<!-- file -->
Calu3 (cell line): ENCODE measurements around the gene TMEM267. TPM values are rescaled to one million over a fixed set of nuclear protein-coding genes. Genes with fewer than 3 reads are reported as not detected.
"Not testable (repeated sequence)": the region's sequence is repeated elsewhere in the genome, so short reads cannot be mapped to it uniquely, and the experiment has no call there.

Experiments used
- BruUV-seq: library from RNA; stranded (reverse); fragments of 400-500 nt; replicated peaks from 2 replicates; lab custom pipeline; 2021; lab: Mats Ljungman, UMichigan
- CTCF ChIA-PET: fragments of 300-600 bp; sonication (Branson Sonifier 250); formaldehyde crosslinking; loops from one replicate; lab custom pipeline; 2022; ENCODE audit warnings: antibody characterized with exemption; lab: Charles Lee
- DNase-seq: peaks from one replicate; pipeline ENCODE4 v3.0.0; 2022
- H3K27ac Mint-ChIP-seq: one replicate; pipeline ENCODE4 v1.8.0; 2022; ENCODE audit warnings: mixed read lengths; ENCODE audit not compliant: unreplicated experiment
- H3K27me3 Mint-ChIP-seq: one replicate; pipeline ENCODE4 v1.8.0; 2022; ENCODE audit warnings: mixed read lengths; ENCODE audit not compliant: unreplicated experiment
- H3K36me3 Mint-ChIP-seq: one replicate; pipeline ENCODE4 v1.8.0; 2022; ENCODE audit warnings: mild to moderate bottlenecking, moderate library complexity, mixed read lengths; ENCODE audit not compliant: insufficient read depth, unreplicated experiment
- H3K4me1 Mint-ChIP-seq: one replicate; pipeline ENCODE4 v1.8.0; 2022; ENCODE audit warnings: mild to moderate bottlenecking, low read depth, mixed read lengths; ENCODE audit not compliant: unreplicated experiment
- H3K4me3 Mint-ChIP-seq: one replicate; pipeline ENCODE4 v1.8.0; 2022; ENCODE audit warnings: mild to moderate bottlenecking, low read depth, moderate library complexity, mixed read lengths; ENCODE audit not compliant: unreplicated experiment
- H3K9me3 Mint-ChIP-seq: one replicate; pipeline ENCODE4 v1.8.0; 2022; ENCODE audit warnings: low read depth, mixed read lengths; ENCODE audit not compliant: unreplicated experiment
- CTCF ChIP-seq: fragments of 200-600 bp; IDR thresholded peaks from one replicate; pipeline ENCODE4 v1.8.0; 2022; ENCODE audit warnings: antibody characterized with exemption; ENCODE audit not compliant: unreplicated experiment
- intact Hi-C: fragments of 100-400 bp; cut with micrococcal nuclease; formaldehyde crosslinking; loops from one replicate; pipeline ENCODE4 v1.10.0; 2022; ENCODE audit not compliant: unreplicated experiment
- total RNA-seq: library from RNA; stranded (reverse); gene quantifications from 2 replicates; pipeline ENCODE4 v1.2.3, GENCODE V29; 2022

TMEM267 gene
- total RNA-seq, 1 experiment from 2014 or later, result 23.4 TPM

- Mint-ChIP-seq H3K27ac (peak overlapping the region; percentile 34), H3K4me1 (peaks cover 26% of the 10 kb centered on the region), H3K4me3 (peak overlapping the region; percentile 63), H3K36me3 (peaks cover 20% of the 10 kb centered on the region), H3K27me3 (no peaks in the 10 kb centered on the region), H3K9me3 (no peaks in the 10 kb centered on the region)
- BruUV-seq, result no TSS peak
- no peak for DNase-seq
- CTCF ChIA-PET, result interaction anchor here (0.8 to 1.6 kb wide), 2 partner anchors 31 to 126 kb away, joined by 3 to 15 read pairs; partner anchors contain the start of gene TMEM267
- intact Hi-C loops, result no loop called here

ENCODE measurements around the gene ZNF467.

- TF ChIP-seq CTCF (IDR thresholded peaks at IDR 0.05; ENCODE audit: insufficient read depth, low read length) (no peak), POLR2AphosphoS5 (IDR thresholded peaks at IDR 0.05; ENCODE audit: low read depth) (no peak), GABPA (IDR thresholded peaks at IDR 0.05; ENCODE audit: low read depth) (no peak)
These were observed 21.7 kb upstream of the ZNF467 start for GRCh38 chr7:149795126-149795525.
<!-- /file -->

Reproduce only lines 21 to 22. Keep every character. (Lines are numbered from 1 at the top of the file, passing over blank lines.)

- CTCF ChIA-PET, result interaction anchor here (0.8 to 1.6 kb wide), 2 partner anchors 31 to 126 kb away, joined by 3 to 15 read pairs; partner anchors contain the start of gene TMEM267
- intact Hi-C loops, result no loop called here